Cure SMA Awards $50,000 Drug Discovery Grant to Kevin Hodgetts, PhD, at The Lab for Drug Discovery in Neurodegeneration at Brigham and Women’s Hospital
Cure SMA has awarded a $50,000 drug discovery grant to Kevin Hodgetts, PhD, at The Lab for Drug Discovery in Neurodegeneration at Brigham and Women’s Hospital. The award is for the project, “Development of a Drug to Increase SMN2 Transcription.”
Individuals with SMA don’t produce survival motor neuron (SMN) protein at high enough levels due to a mutation in the survival motor neuron 1 (SMN1) gene. Much of the early research into SMA has focused on increasing the levels of SMN protein by targeting the underlying genetics of SMA. The goal is to prompt the body to make more SMN protein by replacing or correcting SMN1, or by modulating SMN2, the low-functioning SMA “backup gene.”
Another potential way of increasing SMN levels is to increase transcription of the SMN2 gene. Transcription is the process by which the information in DNA is copied into messenger RNA (mRNA) for protein production. This process can be thought of in terms of an engine, where increasing or decreasing transcription is akin to turning a gene on or off. Dr. Hodgetts and his team are investigating two distinct series of chemical platforms, to see if they might be used to increase SMN2 transcription.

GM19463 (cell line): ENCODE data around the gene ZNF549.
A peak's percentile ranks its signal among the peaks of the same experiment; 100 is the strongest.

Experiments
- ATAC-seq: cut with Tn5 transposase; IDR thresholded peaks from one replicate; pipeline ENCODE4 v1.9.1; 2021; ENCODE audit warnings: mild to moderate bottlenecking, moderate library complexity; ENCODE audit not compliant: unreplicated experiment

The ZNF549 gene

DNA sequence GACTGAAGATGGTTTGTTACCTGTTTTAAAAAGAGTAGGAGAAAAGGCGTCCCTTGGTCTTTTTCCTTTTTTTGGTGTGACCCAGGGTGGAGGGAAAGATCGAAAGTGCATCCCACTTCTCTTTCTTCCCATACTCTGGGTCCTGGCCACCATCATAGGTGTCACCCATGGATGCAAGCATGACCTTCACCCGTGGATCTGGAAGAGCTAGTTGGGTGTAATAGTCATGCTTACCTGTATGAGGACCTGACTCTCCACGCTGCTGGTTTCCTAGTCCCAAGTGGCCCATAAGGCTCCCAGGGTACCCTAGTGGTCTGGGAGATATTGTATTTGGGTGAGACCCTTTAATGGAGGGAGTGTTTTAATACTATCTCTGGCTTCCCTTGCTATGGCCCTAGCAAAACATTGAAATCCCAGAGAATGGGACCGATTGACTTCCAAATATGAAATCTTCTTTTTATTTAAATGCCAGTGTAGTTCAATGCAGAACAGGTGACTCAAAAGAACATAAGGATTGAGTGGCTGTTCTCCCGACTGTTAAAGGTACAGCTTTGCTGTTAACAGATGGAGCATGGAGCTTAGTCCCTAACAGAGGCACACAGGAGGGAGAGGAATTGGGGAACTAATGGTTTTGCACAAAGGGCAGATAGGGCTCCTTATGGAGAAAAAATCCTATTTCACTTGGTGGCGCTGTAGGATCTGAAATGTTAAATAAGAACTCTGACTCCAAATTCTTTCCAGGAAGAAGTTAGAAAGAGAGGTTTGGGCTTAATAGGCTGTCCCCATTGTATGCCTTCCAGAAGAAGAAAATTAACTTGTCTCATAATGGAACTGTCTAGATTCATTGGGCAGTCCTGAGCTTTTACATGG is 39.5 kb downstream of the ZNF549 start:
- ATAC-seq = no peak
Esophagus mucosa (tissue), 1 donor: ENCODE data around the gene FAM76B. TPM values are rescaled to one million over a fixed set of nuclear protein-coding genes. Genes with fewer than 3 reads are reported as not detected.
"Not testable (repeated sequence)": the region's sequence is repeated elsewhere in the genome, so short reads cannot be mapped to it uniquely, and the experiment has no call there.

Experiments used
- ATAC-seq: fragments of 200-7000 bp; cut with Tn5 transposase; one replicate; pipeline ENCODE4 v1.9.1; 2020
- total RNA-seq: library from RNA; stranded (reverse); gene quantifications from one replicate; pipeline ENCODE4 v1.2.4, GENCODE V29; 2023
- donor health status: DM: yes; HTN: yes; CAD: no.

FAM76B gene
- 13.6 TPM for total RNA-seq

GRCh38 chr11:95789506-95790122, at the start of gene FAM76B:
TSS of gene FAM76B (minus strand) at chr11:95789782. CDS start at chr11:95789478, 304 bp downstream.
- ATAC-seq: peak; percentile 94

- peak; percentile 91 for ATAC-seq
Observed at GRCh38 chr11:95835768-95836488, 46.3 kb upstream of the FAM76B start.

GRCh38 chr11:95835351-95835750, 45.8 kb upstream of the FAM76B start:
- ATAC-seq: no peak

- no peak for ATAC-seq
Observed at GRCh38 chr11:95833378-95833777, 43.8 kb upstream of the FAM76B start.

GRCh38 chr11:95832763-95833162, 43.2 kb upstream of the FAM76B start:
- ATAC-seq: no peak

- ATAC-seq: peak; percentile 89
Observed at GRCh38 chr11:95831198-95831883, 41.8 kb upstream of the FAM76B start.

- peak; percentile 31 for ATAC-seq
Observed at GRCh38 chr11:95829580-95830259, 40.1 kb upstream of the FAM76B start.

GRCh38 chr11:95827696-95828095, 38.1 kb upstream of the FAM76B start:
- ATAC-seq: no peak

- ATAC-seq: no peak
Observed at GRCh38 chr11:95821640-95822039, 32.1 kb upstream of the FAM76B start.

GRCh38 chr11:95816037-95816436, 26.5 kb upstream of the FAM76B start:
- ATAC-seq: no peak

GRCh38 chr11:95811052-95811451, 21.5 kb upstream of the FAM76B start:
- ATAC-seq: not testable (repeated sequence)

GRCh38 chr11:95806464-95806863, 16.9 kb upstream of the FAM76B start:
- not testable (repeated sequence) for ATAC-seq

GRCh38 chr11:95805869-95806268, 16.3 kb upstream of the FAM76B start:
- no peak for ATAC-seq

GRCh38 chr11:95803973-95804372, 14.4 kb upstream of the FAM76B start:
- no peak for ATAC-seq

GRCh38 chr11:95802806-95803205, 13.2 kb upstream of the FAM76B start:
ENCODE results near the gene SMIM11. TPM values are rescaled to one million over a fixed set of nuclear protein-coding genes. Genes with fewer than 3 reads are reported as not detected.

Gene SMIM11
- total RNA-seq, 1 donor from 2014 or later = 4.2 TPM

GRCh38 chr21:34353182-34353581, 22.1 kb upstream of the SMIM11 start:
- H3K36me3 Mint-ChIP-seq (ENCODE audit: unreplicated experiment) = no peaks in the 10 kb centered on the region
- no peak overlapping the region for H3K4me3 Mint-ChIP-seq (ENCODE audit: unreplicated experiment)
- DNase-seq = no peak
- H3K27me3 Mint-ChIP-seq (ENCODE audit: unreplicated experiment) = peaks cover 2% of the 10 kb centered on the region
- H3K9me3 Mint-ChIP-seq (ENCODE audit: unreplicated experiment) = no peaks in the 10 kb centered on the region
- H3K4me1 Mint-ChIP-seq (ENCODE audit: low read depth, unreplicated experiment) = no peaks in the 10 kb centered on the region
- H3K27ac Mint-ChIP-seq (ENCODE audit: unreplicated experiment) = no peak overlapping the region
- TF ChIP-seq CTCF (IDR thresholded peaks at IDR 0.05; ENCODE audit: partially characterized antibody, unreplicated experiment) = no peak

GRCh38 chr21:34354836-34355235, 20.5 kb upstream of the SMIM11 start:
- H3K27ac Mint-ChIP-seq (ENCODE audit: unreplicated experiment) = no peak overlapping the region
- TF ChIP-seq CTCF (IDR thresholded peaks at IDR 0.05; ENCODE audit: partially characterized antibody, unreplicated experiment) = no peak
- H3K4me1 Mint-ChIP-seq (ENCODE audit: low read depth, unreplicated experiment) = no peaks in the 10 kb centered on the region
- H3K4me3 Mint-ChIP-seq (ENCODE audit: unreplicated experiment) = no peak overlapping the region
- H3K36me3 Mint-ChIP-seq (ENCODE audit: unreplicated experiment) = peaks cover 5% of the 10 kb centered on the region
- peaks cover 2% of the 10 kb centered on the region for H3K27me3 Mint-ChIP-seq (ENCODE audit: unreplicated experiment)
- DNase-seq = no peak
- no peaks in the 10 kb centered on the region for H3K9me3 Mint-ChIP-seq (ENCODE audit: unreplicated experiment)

The objective of this project is to optimize a compound that already increases transcription of SMN2 to have more drug-like properties suitable for pre-clinical evaluation. They will develop acceptable formulations and improve solubility of the lead compounds to enable them to be administered more easily for mouse model efficacy studies. Dr. Hodgetts and his team are working in collaboration with Elliot Androphy’s lab. Dr. Androphy was first to identify the compounds now being studied.
Researchers believe this approach could be used alongside other treatments that boost SMN levels by other mechanisms, such as SMN2 splicing modulators. This would open up yet another possible avenue for combination therapies, which are needed to develop treatments for all ages, types and stages of SMA.
Drug Discovery Funding
This grant to Dr. Hodgetts is part of $704,000 in new drug discovery funding that we’re currently announcing. Drug discovery converts what we have learned about the causes and biology of SMA through basic research into new drug candidates that can be tested in clinical trials.